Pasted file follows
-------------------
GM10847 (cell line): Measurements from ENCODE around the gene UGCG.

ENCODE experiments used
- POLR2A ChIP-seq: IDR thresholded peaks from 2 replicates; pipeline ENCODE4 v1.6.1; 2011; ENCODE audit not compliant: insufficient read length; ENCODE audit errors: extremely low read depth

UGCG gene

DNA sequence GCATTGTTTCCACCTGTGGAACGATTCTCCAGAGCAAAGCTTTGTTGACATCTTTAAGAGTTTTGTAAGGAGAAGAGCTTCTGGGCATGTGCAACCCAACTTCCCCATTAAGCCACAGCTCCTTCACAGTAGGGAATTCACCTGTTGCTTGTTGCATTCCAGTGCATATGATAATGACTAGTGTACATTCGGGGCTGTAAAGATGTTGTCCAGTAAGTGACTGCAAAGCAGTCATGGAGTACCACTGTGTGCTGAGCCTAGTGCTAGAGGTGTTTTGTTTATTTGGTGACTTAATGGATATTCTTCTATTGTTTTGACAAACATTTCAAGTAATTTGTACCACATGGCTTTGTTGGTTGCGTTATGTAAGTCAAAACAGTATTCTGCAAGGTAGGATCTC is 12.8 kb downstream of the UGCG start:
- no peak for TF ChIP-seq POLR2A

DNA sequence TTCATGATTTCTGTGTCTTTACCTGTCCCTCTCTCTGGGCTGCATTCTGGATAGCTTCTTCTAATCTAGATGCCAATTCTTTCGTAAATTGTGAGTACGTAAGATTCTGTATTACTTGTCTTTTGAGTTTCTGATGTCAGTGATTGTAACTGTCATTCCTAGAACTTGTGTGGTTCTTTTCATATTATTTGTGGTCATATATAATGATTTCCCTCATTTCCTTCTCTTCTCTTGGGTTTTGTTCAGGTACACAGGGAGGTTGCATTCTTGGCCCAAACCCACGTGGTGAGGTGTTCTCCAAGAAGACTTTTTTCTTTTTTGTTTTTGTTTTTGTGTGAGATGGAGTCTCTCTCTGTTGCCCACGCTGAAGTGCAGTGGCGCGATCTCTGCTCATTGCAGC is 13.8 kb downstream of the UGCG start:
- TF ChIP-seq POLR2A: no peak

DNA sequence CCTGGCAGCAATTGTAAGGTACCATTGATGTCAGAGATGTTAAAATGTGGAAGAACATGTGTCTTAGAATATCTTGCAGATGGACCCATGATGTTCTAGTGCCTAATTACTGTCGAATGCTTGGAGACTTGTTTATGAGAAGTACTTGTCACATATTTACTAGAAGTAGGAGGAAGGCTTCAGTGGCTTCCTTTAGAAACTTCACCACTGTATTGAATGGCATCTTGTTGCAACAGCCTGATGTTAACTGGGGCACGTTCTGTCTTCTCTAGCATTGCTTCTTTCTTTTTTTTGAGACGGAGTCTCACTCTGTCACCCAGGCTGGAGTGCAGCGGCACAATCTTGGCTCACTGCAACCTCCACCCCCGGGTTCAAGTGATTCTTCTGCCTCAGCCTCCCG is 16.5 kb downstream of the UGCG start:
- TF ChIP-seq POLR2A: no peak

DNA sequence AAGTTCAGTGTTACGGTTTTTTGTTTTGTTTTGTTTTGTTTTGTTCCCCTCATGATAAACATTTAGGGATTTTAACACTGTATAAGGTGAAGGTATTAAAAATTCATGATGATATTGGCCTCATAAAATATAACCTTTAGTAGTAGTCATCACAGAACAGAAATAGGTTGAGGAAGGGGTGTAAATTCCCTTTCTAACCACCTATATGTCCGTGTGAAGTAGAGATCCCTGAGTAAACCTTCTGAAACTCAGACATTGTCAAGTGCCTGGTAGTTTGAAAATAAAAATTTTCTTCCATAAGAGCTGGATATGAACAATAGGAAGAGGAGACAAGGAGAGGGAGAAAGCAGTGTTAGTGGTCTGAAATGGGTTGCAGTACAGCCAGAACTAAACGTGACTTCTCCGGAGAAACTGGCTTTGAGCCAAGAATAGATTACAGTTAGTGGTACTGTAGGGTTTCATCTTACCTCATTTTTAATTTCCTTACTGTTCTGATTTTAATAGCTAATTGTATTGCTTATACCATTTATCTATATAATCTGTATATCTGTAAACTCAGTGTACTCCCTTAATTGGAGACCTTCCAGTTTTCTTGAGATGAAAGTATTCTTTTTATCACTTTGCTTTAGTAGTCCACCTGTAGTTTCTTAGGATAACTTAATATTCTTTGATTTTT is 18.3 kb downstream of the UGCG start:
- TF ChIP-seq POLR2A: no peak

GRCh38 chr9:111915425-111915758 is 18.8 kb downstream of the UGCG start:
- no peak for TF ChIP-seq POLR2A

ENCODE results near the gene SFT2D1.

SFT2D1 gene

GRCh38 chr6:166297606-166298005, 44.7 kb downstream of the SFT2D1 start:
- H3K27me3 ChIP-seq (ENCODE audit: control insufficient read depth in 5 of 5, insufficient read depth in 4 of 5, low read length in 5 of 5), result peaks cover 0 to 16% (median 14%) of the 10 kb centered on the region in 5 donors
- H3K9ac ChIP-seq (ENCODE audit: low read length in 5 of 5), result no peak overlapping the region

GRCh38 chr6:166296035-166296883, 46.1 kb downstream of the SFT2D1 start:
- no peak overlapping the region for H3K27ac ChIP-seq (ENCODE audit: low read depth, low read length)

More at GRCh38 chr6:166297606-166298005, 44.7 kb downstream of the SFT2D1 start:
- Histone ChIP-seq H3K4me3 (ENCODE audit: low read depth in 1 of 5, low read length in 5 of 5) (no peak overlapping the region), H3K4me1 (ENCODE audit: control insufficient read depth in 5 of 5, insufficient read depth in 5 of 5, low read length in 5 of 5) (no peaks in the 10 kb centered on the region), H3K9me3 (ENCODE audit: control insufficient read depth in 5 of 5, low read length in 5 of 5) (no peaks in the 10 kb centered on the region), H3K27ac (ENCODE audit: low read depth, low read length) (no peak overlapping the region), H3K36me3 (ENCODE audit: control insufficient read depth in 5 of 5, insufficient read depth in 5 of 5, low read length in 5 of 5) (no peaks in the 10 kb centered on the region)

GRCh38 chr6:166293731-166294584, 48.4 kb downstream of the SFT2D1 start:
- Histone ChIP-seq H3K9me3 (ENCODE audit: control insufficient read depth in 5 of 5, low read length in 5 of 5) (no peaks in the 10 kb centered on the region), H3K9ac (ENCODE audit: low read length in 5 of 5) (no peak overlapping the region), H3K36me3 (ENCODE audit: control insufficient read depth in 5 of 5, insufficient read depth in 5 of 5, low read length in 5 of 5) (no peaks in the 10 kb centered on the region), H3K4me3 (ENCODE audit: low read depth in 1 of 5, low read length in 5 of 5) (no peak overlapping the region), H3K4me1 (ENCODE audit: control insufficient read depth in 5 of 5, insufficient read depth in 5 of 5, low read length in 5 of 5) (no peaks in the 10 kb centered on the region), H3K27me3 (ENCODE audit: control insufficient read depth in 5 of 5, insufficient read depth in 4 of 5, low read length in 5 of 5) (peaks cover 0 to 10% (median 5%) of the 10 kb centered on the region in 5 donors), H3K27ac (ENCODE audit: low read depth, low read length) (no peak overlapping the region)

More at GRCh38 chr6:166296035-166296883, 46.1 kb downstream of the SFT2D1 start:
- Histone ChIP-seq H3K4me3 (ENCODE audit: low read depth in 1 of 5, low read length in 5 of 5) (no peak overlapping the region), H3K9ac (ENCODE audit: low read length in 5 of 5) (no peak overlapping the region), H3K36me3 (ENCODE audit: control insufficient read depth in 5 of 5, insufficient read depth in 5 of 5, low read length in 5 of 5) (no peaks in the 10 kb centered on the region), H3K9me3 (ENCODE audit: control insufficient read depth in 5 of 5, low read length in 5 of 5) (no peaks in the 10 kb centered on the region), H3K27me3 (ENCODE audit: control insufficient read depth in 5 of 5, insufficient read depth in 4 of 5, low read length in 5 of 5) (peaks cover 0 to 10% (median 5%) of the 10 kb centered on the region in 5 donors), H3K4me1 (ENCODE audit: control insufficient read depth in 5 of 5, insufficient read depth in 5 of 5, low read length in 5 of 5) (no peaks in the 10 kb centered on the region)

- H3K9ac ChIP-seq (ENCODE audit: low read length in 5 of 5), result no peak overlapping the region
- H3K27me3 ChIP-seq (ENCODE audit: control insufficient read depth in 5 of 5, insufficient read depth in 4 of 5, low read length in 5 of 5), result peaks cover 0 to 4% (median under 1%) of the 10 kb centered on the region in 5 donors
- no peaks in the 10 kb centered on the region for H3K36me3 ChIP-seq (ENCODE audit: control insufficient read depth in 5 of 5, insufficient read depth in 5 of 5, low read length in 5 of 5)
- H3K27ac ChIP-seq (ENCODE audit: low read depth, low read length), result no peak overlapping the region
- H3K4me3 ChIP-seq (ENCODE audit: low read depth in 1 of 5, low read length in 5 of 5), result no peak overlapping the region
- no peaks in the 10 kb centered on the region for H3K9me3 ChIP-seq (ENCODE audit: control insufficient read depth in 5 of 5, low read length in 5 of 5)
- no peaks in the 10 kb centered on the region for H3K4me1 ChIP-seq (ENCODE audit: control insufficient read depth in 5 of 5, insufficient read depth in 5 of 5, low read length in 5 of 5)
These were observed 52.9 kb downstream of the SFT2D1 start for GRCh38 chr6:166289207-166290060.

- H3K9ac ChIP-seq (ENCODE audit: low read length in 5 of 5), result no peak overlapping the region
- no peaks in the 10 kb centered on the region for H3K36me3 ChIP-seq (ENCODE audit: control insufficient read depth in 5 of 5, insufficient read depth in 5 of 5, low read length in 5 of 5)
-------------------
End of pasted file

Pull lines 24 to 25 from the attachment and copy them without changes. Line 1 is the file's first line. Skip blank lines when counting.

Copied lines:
GRCh38 chr6:166293731-166294584, 48.4 kb downstream of the SFT2D1 start:
- Histone ChIP-seq H3K9me3 (ENCODE audit: control insufficient read depth in 5 of 5, low read length in 5 of 5) (no peaks in the 10 kb centered on the region), H3K9ac (ENCODE audit: low read length in 5 of 5) (no peak overlapping the region), H3K36me3 (ENCODE audit: control insufficient read depth in 5 of 5, insufficient read depth in 5 of 5, low read length in 5 of 5) (no peaks in the 10 kb centered on the region), H3K4me3 (ENCODE audit: low read depth in 1 of 5, low read length in 5 of 5) (no peak overlapping the region), H3K4me1 (ENCODE audit: control insufficient read depth in 5 of 5, insufficient read depth in 5 of 5, low read length in 5 of 5) (no peaks in the 10 kb centered on the region), H3K27me3 (ENCODE audit: control insufficient read depth in 5 of 5, insufficient read depth in 4 of 5, low read length in 5 of 5) (peaks cover 0 to 10% (median 5%) of the 10 kb centered on the region in 5 donors), H3K27ac (ENCODE audit: low read depth, low read length) (no peak overlapping the region)